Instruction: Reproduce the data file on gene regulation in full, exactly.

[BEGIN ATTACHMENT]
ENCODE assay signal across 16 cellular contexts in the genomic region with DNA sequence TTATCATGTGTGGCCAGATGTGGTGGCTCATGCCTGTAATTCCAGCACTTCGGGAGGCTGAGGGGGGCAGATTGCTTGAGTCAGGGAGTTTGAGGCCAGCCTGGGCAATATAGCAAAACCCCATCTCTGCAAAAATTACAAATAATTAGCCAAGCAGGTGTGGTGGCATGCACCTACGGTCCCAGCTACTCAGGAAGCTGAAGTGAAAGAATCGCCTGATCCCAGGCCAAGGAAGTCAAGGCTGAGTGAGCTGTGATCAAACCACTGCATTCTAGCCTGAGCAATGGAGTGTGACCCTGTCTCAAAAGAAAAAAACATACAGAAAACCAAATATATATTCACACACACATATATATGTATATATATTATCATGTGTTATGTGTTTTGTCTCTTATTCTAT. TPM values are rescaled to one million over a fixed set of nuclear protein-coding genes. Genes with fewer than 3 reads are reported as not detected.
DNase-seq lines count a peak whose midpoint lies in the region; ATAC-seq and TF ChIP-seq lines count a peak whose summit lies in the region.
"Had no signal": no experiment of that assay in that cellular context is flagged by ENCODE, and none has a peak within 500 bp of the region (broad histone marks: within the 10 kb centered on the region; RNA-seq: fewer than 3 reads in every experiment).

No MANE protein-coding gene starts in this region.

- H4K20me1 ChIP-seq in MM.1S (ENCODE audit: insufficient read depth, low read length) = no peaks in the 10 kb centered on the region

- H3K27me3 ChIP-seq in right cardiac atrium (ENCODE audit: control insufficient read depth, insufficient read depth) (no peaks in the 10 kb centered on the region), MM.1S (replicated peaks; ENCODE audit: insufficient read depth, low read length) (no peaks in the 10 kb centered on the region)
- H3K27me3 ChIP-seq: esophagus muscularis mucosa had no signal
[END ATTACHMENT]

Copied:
ENCODE assay signal across 16 cellular contexts in the genomic region with DNA sequence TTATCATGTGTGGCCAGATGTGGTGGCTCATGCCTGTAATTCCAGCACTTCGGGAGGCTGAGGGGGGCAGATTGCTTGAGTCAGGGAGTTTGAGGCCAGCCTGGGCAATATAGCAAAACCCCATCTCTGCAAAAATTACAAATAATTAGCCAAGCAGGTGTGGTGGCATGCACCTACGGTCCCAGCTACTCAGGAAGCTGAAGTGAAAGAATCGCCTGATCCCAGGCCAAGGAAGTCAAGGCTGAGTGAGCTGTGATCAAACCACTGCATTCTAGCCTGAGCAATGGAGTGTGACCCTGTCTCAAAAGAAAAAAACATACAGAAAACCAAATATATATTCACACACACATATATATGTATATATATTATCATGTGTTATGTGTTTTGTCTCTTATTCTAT. TPM values are rescaled to one million over a fixed set of nuclear protein-coding genes. Genes with fewer than 3 reads are reported as not detected.
DNase-seq lines count a peak whose midpoint lies in the region; ATAC-seq and TF ChIP-seq lines count a peak whose summit lies in the region.
"Had no signal": no experiment of that assay in that cellular context is flagged by ENCODE, and none has a peak within 500 bp of the region (broad histone marks: within the 10 kb centered on the region; RNA-seq: fewer than 3 reads in every experiment).

No MANE protein-coding gene starts in this region.

- H4K20me1 ChIP-seq in MM.1S (ENCODE audit: insufficient read depth, low read length) = no peaks in the 10 kb centered on the region

- H3K27me3 ChIP-seq in right cardiac atrium (ENCODE audit: control insufficient read depth, insufficient read depth) (no peaks in the 10 kb centered on the region), MM.1S (replicated peaks; ENCODE audit: insufficient read depth, low read length) (no peaks in the 10 kb centered on the region)
- H3K27me3 ChIP-seq: esophagus muscularis mucosa had no signal